The cables that connect your shifters to the brakes are encased in protective housing. When you initiate a trigger pull on your shifter the cable either tightens or loosens, allowing the derailleur to move the chain either up and down on the chain rings or cassette.
The left Shifter controls the front derailleur and swaps the chain between the front chain rings. This type of shifting is for big jumps in gearing for sudden changes in terrain and slope.
The right shifter controls the rear derailleur and swaps the chain between the cogs on the rear cassette. This type of shifting is for small adjustments in gearing to use during slight changes in terrain and slope.
The larger of the two shifter levers will move the chain into the larger rings. Shifting into the larger rings with your right hand will make the pedaling easier, while shifting into the larger rings with your left hand will make it harder. Remember: BIG = BIG / RIGHT = EASIER / LEFT = HARDER
The smaller of the two shifter levers will move the chain into the smaller rings. Shifting into smaller rings with your right hand will make pedaling harder, while shifting into smaller rings with your left hand will make pedaling easier. Remember: SMALL=SMALL / RIGHT = HARDER / LEFT = EASIER
Certain shifting systems have unique functionality including the SRAM "double tap" system, and older style grip shifter setups. See your specific manufacturer's instructions for the exact specifications on your drivetrain.
Cross chaining is the term used to describe when your drivetrain is in one of the following undesirable, and inefficient positions.
The Largest cog in the cassette (easiest gear) and the largest chain ring (hardest gear).
The smallest cog in the cassette (hardest gear) and the smallest chain ring in the (easiest gear).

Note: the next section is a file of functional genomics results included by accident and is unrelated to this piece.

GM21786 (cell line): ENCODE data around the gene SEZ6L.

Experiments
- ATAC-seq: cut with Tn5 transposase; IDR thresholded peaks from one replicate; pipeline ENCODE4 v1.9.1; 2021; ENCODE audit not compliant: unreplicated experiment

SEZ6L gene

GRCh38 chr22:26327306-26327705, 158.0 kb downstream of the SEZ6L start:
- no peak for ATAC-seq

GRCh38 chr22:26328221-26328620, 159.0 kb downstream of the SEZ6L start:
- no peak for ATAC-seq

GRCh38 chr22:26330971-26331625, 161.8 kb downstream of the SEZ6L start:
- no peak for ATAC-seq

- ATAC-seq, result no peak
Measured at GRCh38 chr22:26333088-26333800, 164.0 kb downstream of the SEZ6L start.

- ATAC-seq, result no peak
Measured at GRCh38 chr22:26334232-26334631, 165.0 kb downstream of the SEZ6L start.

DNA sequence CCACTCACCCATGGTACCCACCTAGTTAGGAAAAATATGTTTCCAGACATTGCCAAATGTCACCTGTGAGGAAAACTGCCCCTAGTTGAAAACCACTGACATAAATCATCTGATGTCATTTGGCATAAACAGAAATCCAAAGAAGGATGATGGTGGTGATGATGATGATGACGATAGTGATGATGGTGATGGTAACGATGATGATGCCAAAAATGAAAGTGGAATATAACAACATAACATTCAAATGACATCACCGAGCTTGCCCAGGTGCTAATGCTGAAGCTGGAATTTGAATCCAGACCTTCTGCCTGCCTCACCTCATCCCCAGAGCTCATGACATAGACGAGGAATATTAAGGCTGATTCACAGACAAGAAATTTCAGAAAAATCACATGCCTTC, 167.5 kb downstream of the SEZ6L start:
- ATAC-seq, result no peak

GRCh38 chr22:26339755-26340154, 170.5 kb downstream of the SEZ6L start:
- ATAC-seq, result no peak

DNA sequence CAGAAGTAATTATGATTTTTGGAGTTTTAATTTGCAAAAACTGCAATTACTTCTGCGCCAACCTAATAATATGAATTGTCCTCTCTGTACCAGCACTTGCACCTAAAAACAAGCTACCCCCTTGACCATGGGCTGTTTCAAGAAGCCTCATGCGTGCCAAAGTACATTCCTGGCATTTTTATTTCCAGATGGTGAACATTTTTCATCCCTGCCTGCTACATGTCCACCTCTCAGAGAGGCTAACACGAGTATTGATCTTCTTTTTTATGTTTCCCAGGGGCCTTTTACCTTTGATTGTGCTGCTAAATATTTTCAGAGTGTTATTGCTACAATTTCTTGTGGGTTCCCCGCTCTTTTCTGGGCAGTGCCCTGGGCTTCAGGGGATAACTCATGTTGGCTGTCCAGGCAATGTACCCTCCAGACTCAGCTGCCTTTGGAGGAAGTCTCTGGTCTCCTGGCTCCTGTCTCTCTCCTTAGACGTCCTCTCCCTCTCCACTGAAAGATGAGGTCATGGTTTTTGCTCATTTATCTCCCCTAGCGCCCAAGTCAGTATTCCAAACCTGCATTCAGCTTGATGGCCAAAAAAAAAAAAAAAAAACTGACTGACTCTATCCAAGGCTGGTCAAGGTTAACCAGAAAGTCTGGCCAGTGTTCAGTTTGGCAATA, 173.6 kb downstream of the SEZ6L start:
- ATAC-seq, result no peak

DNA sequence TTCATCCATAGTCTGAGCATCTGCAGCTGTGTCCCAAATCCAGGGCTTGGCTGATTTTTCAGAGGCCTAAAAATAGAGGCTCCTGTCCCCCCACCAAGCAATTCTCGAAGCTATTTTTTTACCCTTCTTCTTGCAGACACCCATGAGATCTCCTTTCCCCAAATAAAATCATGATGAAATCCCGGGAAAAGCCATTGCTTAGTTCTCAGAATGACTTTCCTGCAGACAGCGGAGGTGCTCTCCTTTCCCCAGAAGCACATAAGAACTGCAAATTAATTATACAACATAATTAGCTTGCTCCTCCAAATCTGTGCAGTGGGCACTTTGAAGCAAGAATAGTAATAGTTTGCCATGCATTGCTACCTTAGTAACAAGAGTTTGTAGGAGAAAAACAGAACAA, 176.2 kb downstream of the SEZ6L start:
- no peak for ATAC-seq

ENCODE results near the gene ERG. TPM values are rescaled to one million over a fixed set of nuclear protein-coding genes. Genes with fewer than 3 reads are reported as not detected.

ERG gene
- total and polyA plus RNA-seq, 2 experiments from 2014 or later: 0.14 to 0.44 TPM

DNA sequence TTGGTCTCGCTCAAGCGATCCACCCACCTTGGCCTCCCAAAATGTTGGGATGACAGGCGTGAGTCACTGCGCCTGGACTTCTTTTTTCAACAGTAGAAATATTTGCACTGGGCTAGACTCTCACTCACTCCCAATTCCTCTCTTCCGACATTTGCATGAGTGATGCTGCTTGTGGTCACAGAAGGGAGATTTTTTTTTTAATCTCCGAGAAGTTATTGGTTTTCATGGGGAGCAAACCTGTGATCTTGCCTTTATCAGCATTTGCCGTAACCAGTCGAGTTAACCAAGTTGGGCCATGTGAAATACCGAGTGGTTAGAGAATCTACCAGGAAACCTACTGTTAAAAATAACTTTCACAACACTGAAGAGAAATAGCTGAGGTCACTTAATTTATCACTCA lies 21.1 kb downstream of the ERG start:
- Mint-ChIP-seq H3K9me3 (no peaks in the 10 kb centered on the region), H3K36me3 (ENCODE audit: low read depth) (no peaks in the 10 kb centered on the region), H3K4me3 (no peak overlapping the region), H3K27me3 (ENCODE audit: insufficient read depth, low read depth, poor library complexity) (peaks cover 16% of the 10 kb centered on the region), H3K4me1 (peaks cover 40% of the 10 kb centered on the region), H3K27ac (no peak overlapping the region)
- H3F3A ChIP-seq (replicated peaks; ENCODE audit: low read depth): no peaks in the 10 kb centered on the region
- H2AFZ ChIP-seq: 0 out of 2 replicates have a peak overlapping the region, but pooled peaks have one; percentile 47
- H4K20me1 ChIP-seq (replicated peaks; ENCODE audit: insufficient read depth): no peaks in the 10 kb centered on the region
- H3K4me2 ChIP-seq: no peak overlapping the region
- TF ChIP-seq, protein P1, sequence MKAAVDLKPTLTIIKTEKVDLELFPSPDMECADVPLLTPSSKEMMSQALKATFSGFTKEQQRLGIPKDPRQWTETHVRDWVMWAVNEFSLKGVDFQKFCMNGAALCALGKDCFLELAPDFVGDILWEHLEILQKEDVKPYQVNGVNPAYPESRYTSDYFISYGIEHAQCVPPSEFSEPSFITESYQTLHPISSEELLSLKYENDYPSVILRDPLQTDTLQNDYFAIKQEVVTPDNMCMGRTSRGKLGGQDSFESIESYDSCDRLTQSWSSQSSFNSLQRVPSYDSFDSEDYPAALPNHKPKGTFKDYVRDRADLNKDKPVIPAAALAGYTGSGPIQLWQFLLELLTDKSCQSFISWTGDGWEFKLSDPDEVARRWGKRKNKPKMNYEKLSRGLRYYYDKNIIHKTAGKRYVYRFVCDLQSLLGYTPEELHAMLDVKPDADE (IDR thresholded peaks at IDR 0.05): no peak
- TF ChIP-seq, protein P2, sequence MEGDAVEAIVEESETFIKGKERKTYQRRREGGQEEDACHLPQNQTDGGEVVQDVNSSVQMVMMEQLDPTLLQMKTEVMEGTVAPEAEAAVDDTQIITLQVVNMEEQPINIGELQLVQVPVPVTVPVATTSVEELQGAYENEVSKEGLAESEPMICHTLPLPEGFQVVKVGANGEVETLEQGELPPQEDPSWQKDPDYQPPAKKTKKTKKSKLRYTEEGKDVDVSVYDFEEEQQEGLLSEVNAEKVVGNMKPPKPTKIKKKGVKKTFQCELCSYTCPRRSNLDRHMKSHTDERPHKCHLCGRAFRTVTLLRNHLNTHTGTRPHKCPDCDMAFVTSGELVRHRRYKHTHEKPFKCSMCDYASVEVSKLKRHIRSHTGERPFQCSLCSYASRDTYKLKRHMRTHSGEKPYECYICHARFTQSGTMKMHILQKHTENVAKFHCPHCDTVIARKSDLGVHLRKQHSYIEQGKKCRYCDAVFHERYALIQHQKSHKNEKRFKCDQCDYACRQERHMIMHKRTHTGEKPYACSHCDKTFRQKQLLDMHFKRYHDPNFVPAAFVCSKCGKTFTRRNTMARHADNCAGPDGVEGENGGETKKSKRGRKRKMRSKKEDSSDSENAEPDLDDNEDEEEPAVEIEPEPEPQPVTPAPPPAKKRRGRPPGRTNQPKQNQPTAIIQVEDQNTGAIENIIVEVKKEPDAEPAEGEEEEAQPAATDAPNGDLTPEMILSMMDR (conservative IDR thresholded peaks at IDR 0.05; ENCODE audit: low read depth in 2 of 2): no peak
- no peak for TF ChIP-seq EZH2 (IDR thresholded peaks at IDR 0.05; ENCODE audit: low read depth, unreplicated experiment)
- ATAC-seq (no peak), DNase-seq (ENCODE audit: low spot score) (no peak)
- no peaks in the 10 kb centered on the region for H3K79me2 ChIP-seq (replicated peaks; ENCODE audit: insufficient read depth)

While in these positions the chain is stretched at an angle that causes damage to the drivetrain over time, as well as increases the chance of the chain slipping or rubbing the derailleurs.
Drivetrains with the "Trim Feature"
The trim feature is present on some road bikes and allows for micr-shifting of the derailleurs to eliminate cross chaining and improve gear efficiency. If in the largest chain ring and you are approaching the larger cogs on the cassette you can micro-shift the front derailleur to allow more space and eliminate rub while in the potential cross chaining zone.
How do I Shift Efficiently?
All too often do we see cyclists putting max power into their pedals on a climb; or spinning out, legs flailing on a descent. The goal when cycling with gears is to keep a consistent cadence and maximize your power output. We do run out of energy, and by keeping a smooth cadence and shifting efficiently you will not only ride faster, but further!
Shifting often is a great way to stay active and efficient on the bicycle. Remember it takes time to develop a relationship with your bike's drivetrain, and start with the fundamentals. Thanks for reading our article on how to shift gears on your bike, we hope this arms you with the knowledge and confidence to chase that next KOM.